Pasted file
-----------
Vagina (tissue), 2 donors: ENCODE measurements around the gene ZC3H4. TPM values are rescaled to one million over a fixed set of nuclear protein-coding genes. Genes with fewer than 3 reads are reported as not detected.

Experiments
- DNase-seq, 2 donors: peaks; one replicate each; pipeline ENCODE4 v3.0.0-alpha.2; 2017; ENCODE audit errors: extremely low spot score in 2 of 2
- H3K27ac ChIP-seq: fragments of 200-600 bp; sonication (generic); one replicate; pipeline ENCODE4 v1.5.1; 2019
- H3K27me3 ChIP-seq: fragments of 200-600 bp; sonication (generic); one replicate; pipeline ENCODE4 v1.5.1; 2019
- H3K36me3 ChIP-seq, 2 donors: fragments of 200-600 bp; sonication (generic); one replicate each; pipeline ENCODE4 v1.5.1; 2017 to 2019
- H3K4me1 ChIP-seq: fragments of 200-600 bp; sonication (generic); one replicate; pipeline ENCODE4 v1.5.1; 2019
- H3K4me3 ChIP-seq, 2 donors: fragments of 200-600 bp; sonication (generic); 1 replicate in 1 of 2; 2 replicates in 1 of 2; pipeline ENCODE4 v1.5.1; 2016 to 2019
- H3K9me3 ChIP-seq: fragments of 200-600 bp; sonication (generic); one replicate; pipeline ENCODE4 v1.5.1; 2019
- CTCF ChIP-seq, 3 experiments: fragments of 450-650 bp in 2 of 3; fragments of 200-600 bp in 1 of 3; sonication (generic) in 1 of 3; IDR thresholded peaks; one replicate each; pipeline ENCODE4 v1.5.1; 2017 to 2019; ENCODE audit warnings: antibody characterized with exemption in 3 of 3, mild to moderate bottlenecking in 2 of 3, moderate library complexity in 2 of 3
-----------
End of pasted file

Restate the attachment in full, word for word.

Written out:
Vagina (tissue), 2 donors: ENCODE measurements around the gene ZC3H4. TPM values are rescaled to one million over a fixed set of nuclear protein-coding genes. Genes with fewer than 3 reads are reported as not detected.

Experiments
- DNase-seq, 2 donors: peaks; one replicate each; pipeline ENCODE4 v3.0.0-alpha.2; 2017; ENCODE audit errors: extremely low spot score in 2 of 2
- H3K27ac ChIP-seq: fragments of 200-600 bp; sonication (generic); one replicate; pipeline ENCODE4 v1.5.1; 2019
- H3K27me3 ChIP-seq: fragments of 200-600 bp; sonication (generic); one replicate; pipeline ENCODE4 v1.5.1; 2019
- H3K36me3 ChIP-seq, 2 donors: fragments of 200-600 bp; sonication (generic); one replicate each; pipeline ENCODE4 v1.5.1; 2017 to 2019
- H3K4me1 ChIP-seq: fragments of 200-600 bp; sonication (generic); one replicate; pipeline ENCODE4 v1.5.1; 2019
- H3K4me3 ChIP-seq, 2 donors: fragments of 200-600 bp; sonication (generic); 1 replicate in 1 of 2; 2 replicates in 1 of 2; pipeline ENCODE4 v1.5.1; 2016 to 2019
- H3K9me3 ChIP-seq: fragments of 200-600 bp; sonication (generic); one replicate; pipeline ENCODE4 v1.5.1; 2019
- CTCF ChIP-seq, 3 experiments: fragments of 450-650 bp in 2 of 3; fragments of 200-600 bp in 1 of 3; sonication (generic) in 1 of 3; IDR thresholded peaks; one replicate each; pipeline ENCODE4 v1.5.1; 2017 to 2019; ENCODE audit warnings: antibody characterized with exemption in 3 of 3, mild to moderate bottlenecking in 2 of 3, moderate library complexity in 2 of 3